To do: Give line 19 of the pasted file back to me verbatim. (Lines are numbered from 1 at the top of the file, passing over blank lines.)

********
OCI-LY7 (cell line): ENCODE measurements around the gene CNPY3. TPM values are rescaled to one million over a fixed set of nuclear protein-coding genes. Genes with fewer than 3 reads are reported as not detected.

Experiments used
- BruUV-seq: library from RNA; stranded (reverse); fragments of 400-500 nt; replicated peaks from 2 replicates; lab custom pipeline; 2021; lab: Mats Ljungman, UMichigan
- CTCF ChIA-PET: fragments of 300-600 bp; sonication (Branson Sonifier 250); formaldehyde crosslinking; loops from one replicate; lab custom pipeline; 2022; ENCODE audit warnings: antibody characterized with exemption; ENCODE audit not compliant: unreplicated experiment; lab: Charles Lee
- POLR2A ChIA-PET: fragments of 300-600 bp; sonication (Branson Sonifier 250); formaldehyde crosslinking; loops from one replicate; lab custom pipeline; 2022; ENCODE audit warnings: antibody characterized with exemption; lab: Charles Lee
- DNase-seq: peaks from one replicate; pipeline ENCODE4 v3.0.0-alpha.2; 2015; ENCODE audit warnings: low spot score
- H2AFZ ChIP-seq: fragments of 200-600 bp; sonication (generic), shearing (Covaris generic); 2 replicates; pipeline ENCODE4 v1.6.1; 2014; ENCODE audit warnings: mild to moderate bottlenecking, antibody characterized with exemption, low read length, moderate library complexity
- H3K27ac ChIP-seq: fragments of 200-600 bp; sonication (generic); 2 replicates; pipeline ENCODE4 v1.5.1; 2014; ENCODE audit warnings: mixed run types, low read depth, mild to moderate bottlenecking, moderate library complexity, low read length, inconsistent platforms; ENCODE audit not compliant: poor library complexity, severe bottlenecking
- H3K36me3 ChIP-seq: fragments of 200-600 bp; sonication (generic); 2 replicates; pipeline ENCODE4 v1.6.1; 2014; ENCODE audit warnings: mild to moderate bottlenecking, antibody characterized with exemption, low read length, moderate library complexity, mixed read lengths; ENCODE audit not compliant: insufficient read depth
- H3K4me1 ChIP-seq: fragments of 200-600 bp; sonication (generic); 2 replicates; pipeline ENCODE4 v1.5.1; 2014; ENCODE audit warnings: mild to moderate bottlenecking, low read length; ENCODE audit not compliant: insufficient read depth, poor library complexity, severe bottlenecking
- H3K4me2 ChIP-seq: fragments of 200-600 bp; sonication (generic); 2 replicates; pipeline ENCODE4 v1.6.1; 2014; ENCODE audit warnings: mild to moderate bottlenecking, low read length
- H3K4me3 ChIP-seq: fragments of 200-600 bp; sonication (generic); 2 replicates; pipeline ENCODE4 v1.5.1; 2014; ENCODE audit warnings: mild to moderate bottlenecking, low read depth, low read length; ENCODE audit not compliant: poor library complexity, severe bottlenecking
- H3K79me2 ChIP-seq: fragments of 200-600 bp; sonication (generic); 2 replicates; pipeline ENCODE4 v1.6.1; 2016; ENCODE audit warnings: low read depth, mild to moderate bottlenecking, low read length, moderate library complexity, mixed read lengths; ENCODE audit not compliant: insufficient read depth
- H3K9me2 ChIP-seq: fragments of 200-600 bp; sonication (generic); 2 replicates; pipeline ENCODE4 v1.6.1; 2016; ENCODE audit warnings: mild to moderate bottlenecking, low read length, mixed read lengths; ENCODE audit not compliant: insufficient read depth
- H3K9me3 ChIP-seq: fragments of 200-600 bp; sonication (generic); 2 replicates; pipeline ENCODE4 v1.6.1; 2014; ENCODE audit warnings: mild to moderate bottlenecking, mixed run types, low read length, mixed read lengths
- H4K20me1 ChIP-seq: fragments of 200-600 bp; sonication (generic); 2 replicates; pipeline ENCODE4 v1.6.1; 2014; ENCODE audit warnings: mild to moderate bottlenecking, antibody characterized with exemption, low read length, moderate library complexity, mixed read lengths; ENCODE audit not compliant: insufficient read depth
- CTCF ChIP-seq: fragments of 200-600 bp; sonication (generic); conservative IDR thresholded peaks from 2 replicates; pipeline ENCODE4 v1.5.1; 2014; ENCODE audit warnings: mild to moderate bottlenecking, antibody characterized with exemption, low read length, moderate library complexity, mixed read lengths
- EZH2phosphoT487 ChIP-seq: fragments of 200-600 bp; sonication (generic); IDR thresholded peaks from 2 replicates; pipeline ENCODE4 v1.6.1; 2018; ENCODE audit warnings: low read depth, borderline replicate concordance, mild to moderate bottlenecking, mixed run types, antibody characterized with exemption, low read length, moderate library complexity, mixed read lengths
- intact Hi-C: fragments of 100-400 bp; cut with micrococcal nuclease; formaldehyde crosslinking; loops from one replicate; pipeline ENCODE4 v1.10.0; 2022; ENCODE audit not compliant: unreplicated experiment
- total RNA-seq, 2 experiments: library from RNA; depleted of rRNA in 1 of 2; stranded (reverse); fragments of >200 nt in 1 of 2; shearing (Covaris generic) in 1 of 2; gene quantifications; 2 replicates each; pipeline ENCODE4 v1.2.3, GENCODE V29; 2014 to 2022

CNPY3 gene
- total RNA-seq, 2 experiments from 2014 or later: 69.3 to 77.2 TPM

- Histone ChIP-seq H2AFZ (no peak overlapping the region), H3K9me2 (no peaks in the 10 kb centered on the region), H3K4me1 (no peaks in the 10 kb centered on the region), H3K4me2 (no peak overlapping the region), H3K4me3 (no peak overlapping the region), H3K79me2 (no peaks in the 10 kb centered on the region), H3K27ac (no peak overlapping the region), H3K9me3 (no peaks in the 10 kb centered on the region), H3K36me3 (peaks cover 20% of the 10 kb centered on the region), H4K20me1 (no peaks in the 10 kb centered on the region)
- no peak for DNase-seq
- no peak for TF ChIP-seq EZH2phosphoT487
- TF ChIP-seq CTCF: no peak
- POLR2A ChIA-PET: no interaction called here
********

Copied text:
- intact Hi-C: fragments of 100-400 bp; cut with micrococcal nuclease; formaldehyde crosslinking; loops from one replicate; pipeline ENCODE4 v1.10.0; 2022; ENCODE audit not compliant: unreplicated experiment